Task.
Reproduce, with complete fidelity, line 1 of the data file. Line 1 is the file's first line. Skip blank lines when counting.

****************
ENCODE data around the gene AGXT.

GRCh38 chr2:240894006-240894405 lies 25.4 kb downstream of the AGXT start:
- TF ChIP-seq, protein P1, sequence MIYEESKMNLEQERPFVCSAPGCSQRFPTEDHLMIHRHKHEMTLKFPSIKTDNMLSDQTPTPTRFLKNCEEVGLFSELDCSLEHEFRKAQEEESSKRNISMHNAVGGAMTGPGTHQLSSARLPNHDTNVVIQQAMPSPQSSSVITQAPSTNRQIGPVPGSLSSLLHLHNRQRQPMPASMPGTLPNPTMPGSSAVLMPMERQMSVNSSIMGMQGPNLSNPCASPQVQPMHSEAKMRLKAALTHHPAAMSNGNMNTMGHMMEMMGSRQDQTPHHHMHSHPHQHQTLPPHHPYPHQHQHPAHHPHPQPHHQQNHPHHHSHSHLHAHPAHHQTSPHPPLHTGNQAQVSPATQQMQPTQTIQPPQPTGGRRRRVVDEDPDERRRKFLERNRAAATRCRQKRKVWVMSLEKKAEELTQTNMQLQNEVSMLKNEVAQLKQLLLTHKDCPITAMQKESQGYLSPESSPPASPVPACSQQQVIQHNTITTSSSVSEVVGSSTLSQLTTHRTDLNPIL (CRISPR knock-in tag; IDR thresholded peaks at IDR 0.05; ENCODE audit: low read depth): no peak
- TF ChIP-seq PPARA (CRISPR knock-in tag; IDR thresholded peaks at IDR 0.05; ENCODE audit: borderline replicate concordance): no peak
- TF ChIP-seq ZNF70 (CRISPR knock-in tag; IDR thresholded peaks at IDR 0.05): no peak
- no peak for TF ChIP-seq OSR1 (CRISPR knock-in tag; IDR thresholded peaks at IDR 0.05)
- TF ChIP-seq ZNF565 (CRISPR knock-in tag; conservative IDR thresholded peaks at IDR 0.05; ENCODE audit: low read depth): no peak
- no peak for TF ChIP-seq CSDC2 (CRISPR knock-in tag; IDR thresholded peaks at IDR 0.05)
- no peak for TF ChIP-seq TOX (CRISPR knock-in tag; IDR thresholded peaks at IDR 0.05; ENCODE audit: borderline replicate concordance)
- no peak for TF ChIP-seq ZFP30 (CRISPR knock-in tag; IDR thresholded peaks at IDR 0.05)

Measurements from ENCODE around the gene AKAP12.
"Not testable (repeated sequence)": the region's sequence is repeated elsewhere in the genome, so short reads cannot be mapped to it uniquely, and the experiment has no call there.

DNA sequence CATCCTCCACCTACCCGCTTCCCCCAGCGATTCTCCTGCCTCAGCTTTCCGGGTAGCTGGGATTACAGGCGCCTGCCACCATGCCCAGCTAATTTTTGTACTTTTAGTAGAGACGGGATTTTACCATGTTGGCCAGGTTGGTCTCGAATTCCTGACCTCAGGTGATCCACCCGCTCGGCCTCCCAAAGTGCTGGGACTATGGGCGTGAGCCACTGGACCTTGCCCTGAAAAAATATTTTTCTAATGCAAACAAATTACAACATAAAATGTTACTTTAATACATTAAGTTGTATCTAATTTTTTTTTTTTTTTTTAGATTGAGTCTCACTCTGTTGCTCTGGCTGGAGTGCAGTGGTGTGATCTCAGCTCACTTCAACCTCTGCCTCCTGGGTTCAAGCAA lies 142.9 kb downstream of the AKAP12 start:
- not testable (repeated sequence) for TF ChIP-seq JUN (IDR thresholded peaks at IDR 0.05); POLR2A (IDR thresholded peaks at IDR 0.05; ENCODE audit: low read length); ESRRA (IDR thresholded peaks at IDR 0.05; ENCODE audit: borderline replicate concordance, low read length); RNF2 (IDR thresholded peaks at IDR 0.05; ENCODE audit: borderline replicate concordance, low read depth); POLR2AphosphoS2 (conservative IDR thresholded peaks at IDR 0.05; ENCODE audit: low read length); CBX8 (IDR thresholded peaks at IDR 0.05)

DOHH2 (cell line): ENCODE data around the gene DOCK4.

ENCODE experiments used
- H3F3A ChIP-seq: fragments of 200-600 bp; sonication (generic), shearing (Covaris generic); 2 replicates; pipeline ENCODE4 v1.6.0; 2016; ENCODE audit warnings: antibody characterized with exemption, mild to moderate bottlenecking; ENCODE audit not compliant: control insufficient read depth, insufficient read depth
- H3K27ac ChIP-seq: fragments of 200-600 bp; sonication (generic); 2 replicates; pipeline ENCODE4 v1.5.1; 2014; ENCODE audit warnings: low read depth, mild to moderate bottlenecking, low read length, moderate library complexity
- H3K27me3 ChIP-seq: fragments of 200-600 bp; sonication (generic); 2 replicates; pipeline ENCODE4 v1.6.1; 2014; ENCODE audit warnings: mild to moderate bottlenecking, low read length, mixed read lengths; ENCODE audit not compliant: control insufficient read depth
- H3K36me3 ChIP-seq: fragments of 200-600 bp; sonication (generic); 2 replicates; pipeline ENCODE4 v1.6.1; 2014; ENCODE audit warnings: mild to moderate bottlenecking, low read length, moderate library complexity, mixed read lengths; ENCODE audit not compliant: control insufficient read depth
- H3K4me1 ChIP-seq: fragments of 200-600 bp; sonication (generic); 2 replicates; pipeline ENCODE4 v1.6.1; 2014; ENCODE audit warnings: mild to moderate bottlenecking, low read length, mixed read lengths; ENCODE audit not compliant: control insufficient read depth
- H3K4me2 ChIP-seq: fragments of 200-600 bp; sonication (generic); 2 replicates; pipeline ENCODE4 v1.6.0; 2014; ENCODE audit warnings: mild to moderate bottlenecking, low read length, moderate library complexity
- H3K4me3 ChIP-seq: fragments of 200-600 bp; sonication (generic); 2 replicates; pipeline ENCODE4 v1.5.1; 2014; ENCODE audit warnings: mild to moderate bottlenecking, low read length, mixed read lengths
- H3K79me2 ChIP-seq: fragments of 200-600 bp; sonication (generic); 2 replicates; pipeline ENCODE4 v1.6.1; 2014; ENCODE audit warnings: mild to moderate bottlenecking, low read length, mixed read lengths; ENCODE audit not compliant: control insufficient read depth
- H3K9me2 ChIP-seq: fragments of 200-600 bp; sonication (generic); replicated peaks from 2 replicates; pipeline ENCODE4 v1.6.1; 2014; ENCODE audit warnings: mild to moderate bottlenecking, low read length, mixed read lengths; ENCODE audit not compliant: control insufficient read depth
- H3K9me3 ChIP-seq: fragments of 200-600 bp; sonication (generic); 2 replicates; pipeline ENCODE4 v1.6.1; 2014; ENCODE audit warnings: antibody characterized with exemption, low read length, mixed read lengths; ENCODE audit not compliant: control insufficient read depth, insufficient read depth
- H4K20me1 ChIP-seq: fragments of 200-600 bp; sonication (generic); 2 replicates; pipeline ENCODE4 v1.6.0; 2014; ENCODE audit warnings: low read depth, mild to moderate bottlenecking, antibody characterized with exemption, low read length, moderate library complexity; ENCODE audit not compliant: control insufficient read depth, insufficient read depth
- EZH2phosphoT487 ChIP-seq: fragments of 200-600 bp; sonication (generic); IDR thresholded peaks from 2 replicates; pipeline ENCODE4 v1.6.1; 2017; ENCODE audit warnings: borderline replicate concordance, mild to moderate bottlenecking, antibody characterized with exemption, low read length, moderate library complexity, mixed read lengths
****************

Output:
ENCODE data around the gene AGXT.